Das works with Maharjan on soil health research

Thursday, June 11, 2020

David Ostdiek | Communications Specialist Panhandle REC

Bijesh Maharjan, agronomy and horticulture assistant professor and soil nutrient and management specialist, has been building his soil research and Extension program for several years at the Panhandle Research and Extension Center in Scottsbluff. Now, Maharjan’s program has grown with the addition of Saurav Das, post-doctoral research associate in soil health.

“Saurav has a background is microbiology, so with a big push on soil health, he will be a good fit in the soils program,” Maharjan said.

Das will be involved in projects to do with soil health, including developing potential funding proposals and monitoring graduate students and interns. He also helped organize the first Panhandle Soil Health workshop in early March.

Maharjan said soil health is an important topic, and a number of land-grant universities have faculty soil health posts.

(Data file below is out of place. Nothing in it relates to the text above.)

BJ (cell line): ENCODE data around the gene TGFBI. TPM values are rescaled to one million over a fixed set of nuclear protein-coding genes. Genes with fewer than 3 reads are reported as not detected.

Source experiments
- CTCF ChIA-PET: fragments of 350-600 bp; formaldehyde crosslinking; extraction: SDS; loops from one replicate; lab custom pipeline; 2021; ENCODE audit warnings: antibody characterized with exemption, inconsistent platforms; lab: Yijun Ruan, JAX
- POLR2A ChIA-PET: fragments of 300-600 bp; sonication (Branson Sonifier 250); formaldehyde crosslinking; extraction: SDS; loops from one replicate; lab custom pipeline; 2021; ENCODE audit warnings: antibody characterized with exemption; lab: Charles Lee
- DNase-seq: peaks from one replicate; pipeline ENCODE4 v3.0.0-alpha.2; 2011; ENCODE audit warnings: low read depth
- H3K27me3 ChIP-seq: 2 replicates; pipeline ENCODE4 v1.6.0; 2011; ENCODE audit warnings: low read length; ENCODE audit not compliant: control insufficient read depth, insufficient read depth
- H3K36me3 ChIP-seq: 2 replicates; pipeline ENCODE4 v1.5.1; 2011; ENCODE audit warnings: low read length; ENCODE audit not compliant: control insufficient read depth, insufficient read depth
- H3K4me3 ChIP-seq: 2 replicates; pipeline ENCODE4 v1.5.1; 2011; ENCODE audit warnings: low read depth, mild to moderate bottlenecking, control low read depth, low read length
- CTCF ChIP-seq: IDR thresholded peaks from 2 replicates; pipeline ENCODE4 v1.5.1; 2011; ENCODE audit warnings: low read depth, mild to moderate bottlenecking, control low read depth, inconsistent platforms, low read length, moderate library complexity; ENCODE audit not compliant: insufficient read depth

The Panhandle Center has a unique soil laboratory in the Knorr-Holden Corn Plot, established in 1912. The Knorr-Holden plot is one of the five oldest continuous field crop experiments in the United States, and is the oldest irrigated corn plot. It has been listed in the National Register of Historic places since 1992, one of three such designations in the United States for long-term research plots.

Das has helped collect 100 years of data from Knorr-Holden and will submit it for publication. Das said he is working on developing the baseline data on soil health.

“The soil has degraded since the beginning of agriculture, when it was grass and virgin fields, and can we change practices or use amendments to restore it to close to its original status,” he said.

Prior to joining Maharjan’s soils program, Das spend 1 ½ years as a visiting scientist with Nebraska’s agronomy and horticulture associate professor Dipak Santra’s alternative crops breeding program, working on field peas and proso millet.

Das received a master’s degree in biotechnology and doctorate in microbiology in India. His studies involved the biogeochemical cycle of arsenic and factors affecting it. After receiving his Ph.D. he worked as an adjunct faculty member in water quality, researching and teaching about the distribution of antibiotic resistant pathogens in water, and how it affects human health.

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Saurav Das
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